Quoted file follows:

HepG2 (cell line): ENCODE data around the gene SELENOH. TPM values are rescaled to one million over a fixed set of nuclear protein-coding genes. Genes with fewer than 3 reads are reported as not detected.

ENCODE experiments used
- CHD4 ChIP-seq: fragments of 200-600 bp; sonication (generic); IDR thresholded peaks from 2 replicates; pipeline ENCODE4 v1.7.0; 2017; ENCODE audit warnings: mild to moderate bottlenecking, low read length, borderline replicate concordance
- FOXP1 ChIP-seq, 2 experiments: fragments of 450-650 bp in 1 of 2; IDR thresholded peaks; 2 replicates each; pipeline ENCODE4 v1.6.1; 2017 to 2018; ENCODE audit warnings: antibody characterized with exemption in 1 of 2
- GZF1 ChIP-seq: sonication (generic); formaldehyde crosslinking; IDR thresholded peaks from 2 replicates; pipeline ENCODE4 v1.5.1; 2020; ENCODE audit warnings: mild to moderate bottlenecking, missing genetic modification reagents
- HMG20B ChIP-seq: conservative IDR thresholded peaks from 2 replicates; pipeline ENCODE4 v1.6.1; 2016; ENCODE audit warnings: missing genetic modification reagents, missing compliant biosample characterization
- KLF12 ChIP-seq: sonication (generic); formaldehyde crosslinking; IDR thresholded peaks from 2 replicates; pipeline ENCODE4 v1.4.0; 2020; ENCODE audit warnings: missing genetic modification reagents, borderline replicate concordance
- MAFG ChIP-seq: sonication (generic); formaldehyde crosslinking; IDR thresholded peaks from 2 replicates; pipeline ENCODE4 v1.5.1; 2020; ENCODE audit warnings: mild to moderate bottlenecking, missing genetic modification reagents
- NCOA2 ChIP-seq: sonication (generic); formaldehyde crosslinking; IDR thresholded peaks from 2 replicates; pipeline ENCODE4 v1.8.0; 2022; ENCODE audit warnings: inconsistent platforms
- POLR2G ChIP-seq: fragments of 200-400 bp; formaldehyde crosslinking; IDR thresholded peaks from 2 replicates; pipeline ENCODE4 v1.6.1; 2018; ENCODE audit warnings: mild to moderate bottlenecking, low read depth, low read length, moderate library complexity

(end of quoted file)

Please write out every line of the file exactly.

HepG2 (cell line): ENCODE data around the gene SELENOH. TPM values are rescaled to one million over a fixed set of nuclear protein-coding genes. Genes with fewer than 3 reads are reported as not detected.

ENCODE experiments used
- CHD4 ChIP-seq: fragments of 200-600 bp; sonication (generic); IDR thresholded peaks from 2 replicates; pipeline ENCODE4 v1.7.0; 2017; ENCODE audit warnings: mild to moderate bottlenecking, low read length, borderline replicate concordance
- FOXP1 ChIP-seq, 2 experiments: fragments of 450-650 bp in 1 of 2; IDR thresholded peaks; 2 replicates each; pipeline ENCODE4 v1.6.1; 2017 to 2018; ENCODE audit warnings: antibody characterized with exemption in 1 of 2
- GZF1 ChIP-seq: sonication (generic); formaldehyde crosslinking; IDR thresholded peaks from 2 replicates; pipeline ENCODE4 v1.5.1; 2020; ENCODE audit warnings: mild to moderate bottlenecking, missing genetic modification reagents
- HMG20B ChIP-seq: conservative IDR thresholded peaks from 2 replicates; pipeline ENCODE4 v1.6.1; 2016; ENCODE audit warnings: missing genetic modification reagents, missing compliant biosample characterization
- KLF12 ChIP-seq: sonication (generic); formaldehyde crosslinking; IDR thresholded peaks from 2 replicates; pipeline ENCODE4 v1.4.0; 2020; ENCODE audit warnings: missing genetic modification reagents, borderline replicate concordance
- MAFG ChIP-seq: sonication (generic); formaldehyde crosslinking; IDR thresholded peaks from 2 replicates; pipeline ENCODE4 v1.5.1; 2020; ENCODE audit warnings: mild to moderate bottlenecking, missing genetic modification reagents
- NCOA2 ChIP-seq: sonication (generic); formaldehyde crosslinking; IDR thresholded peaks from 2 replicates; pipeline ENCODE4 v1.8.0; 2022; ENCODE audit warnings: inconsistent platforms
- POLR2G ChIP-seq: fragments of 200-400 bp; formaldehyde crosslinking; IDR thresholded peaks from 2 replicates; pipeline ENCODE4 v1.6.1; 2018; ENCODE audit warnings: mild to moderate bottlenecking, low read depth, low read length, moderate library complexity